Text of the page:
My wife calls it the garage of shattered dreams. There’s a broken violin, discarded golf clubs, a pile of VHS tapes, and, beginning to gather dust, a cardboard box labelled Pottery Cottage – it’s my book.
Like millions of wannabe authors every year, this autumn I decided to self-publish. It’s been an amazing ride and, in the hope of helping fellow scribes, I thought I’d share the ups and downs.
Pottery Cottage is my second work. The first, The Invisible Girl, was published by Harper Collins ten years ago through the traditional process.
Back then it was all so simple. I’d had an idea, pitched it to an agent, wrote a proposal, it went out to auction, and within three weeks of that initial call, I had a book deal and a four-figure advance.
“…within three weeks of that initial call, I had a book deal and a four-figure advance.”
I could relax, pour myself another gin and tonic, and let the publisher grapple with the hassle of editing, design, distribution and marketing. I now realise what a fluke that was.
My new book is another non-fiction – the kidnap and killings of a family in the Peak District in the seventies.
I spent years researching the background and experimenting, writing from different points of view, in various styles and editing, editing, editing, like a chef reducing a soup.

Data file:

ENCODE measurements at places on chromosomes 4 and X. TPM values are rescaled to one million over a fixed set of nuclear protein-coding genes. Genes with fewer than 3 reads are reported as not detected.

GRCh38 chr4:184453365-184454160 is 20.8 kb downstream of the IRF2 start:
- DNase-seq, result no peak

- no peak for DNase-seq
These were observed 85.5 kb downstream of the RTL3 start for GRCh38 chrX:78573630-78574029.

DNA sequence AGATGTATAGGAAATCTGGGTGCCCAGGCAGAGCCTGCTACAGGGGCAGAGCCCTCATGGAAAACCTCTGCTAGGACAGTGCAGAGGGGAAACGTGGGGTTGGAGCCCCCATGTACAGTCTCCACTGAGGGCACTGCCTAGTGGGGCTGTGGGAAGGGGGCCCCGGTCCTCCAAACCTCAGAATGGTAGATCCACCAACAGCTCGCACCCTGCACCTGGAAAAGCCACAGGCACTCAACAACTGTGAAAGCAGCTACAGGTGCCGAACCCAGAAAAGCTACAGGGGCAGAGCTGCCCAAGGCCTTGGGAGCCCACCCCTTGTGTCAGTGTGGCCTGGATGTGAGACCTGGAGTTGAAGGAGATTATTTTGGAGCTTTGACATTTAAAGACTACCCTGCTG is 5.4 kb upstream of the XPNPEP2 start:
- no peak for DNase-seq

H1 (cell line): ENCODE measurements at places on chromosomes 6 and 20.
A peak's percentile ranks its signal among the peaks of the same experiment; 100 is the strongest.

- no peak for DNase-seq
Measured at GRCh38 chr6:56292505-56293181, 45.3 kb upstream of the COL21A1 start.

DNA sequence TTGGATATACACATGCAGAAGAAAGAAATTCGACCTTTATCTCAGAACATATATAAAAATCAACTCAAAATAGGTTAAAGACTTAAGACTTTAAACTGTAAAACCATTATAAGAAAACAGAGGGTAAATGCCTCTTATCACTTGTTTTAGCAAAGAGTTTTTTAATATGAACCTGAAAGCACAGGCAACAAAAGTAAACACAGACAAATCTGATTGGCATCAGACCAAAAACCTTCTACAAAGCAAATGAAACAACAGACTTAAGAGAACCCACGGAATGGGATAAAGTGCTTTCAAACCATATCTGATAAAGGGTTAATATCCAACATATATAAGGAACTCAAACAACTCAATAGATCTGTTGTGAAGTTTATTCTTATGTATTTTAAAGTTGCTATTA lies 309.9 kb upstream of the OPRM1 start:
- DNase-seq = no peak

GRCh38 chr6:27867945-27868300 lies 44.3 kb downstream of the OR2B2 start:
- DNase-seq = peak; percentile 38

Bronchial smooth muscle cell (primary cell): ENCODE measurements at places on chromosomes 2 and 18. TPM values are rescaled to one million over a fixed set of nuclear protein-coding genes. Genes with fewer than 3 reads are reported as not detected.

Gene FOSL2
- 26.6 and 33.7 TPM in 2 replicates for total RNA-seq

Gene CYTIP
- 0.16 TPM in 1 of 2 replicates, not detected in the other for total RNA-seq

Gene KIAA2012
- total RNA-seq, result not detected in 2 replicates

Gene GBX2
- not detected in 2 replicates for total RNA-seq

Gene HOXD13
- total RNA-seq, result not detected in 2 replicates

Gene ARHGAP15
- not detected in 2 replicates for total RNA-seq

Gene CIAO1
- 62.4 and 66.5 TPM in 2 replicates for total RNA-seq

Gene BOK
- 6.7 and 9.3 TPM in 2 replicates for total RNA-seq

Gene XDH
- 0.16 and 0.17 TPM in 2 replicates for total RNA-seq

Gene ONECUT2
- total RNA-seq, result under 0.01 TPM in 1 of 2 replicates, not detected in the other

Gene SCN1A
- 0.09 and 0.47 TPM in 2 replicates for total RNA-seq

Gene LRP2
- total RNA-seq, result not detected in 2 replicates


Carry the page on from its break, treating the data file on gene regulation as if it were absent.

The backstory was clunky and slowed everything down, so I filleted it. In the end, I plumped for a fast-moving, simple, streamlined prose, almost an extended screenplay, squeezed into a three-day narrative.
I thought I’d invented an exciting new genre, but a series of yesses, noes and maybes from agents and publishers left me frustrated and deflated. A typical reaction was this e mail a year ago.
“Alan, this is brilliant, truly gripping. My brother who comes in on the tube with me and is an author himself, thought so too. You write brilliantly. Can you come to London to meet? I want to get this out Monday to catch the Christmas round among publishers. I’ll forward a contract for our services. We want you on our books.”
Two days later, from the same agent… “Our editorial director doesn’t think it works. He thinks the story suits a more traditional non-fiction approach. I’m afraid we’re gonna have to pass.”
Then, when word reached me that a detective in the case was planning his own book, I had to move fast. Self-publishing became my only choice.
I decided on a two-tier strategy. I would sell digitally and in paperback via Amazon, whilst at the same time print my own copies for local distribution.
Fearful of an expensive flop, I was desperate to keep the unit cost down. In doing so, I broke several golden rules. I ‘edited’ the book myself, and designed the jacket.
I must have read the text a hundred times, neurotically hunting down mis-spellings and typos, which seemed to come out to play at night and infect my manuscript.
For the jacket, I scoured iStockphoto.com and found an image of a car crashed on a snowy moorland road. It was ideal for my story. The site has an editing app too and I spent hours playing with typefaces and colours. I opted for a dramatic bold red newsy serif type over a bleak, grey hue. Mindful of a mostly local readership, I incorporated ‘Peak District’ into the heading.
To give the book authority, I asked a crime-writer friend to review it, and used his gushing endorsement on the front as a sales come-on. I also lifted a quote from the Daily Mail from 1977 – ‘A story of inexcusable and inexplicable incompetence.’ And, to add a slightly more academic feel to the authorship, I added the initial of my middle name. My only cost up until printing stage was £23 licensing the photo.